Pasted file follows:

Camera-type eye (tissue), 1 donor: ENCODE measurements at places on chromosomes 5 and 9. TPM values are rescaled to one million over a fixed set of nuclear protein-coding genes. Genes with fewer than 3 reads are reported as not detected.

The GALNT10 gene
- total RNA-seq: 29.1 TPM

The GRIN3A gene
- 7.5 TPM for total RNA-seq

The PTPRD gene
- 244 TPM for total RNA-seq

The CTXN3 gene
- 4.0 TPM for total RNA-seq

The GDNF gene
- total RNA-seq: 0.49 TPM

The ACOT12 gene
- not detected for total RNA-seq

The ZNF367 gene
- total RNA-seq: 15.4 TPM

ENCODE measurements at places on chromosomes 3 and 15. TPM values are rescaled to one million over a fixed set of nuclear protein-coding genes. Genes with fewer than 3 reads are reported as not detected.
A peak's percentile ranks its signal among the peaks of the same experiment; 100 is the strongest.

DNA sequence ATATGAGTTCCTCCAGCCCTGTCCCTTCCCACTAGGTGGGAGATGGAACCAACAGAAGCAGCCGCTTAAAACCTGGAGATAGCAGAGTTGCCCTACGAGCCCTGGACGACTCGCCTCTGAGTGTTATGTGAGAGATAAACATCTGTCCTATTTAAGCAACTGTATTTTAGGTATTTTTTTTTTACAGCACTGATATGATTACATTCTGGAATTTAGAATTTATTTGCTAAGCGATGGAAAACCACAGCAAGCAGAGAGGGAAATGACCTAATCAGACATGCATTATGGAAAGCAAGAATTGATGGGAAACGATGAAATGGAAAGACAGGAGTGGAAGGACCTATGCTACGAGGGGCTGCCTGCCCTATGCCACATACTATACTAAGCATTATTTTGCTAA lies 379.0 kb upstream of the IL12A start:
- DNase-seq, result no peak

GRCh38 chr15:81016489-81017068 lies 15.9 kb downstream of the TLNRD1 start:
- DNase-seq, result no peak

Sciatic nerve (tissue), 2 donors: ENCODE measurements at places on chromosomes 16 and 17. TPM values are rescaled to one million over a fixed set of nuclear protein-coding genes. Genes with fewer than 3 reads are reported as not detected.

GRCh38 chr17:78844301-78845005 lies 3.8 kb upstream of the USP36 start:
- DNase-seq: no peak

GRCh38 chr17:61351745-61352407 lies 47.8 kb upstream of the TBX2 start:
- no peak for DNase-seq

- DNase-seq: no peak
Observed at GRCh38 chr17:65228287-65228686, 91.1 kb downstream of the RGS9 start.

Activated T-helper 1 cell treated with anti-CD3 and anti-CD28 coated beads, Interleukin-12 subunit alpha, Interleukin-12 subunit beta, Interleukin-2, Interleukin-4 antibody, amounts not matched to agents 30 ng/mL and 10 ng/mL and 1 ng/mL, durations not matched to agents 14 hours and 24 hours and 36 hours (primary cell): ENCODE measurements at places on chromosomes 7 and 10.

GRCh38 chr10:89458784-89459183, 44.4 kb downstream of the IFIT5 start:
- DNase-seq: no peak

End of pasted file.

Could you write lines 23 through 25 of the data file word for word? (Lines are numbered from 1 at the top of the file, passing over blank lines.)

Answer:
GRCh38 chr17:78844301-78845005 lies 3.8 kb upstream of the USP36 start:
- DNase-seq: no peak

GRCh38 chr17:61351745-61352407 lies 47.8 kb upstream of the TBX2 start: